*** This is Post #2 in the series. (Post #1 is here.) ***
As businesspeople responsible for growing sales and growing customers, we can learn a lot from Rick Warren’s experience in growing Saddleback Community Church as he explained in THE PURPOSE-DRIVEN CHURCH. For example, by simply switching out a few church-words for business-words, his “Eight Myths About Growing Churches” becomes “Eight Myths About Growing Businesses.” Smart stuff for us all to ponder …
Eight Myths About Growing Businesses
MYTH #1 | The only thing large businesses care about is market share.
The simple truth is … a business will not grow big for prolonged periods of time if market share is all it cares about.
Myth #2 | All large businesses grow at the expense of smaller businesses.
Transferring customers from one competing business to another is not the most meaningful way to grow a business. A business that grows larger only by customers switching from a competitor is not experiencing genuine growth—it’s simply rearranging the deck chairs.
Myth #3 | You must choose between focusing on Quality and Quantity in your business.
Quality attracts quantity. In a business where customer lives are being changed, employees are being transformed, and authenticity is flowing freely, you’ll have to lock the doors to keep people from wanting to participate.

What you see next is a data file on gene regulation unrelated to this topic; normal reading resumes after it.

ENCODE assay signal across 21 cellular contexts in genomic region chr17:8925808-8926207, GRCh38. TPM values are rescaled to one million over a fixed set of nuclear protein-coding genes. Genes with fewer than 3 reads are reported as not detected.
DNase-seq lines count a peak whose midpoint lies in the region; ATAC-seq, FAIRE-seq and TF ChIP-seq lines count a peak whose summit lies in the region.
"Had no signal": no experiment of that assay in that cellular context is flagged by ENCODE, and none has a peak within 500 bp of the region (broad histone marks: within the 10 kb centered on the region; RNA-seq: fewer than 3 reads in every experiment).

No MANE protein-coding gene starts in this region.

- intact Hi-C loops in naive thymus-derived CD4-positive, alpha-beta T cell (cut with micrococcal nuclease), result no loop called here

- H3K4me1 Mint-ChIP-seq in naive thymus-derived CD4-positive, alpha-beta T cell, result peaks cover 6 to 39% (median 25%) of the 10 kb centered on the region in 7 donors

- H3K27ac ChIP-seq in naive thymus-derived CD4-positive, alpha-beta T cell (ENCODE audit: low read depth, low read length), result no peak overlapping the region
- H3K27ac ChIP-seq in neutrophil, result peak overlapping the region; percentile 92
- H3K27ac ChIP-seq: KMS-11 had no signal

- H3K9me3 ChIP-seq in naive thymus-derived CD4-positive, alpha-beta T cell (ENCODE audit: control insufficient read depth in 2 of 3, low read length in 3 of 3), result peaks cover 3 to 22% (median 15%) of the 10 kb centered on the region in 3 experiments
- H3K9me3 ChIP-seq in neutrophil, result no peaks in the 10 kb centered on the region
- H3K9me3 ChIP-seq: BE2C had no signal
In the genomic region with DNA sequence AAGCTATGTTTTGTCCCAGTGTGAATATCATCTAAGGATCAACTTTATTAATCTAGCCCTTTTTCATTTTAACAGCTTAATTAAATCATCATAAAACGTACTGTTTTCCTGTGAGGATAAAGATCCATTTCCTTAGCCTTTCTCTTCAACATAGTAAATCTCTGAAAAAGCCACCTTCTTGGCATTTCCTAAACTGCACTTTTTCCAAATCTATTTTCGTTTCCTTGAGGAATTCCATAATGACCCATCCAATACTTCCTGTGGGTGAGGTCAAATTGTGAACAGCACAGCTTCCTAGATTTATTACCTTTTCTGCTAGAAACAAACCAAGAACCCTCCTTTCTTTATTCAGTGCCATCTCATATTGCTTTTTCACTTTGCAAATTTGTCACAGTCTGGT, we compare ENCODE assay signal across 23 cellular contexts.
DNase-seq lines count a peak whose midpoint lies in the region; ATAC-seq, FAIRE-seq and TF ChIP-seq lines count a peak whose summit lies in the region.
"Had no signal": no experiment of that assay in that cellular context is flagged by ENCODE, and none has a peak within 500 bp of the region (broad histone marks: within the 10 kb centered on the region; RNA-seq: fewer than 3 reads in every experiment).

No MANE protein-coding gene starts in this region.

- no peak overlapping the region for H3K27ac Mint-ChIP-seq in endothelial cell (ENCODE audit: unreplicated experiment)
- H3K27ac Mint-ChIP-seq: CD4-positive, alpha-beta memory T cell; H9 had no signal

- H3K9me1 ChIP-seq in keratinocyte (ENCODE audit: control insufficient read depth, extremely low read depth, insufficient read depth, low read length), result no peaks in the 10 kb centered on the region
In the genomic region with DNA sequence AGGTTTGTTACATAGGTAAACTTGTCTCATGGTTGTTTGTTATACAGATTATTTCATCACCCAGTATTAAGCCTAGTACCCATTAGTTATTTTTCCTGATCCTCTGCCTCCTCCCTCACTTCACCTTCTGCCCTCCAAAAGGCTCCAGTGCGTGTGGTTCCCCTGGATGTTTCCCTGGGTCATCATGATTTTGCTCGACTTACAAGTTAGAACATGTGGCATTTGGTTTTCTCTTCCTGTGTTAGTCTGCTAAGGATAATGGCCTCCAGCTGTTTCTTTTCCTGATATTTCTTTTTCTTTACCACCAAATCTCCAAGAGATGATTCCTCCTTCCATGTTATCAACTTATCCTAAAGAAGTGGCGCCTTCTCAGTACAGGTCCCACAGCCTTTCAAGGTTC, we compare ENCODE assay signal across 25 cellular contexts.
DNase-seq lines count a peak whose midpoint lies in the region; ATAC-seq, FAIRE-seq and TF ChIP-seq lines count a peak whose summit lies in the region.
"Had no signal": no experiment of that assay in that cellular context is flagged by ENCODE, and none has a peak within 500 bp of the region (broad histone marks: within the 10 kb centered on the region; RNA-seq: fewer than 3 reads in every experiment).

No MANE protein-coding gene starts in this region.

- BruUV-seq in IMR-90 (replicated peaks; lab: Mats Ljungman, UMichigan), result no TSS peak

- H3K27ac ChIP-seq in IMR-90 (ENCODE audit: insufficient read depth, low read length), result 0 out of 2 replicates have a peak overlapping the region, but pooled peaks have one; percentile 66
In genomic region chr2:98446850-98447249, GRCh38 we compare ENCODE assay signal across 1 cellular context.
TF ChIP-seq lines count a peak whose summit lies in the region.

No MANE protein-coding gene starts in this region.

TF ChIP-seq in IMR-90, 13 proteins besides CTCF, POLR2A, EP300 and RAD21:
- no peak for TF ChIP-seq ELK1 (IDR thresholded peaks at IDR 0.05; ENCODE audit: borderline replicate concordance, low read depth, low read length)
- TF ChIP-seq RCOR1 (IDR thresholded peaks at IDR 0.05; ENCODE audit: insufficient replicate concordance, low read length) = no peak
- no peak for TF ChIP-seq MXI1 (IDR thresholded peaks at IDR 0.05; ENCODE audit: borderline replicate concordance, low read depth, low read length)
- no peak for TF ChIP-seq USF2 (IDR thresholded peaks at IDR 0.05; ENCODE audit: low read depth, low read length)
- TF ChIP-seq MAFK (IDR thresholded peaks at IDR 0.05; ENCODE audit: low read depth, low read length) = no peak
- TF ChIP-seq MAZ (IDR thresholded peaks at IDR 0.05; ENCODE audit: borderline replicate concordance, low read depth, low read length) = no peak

Myth #4 | A business must compromise its message and mission to grow.
The assumption is that if a business is attracting more and more customers, it must be shallow and lacking in true meaning. Many people think large businesses are shallow because they confuse what is expected of infrequent customers with what is expected of loyal customers. Expect very little from the infrequent customer.
However, businesses should expect a major commitment from its truly loyal customers. Loyal customers should feel as though they have “joined the club” in some visible and emotionally-binding way.
Myths 5 through 8 to follow in a subsequent posting.
[NOTE: portions of this posting were lifted and mashed-up from Rick Warren’s THE PURPOSE-DRIVEN CHURCH.]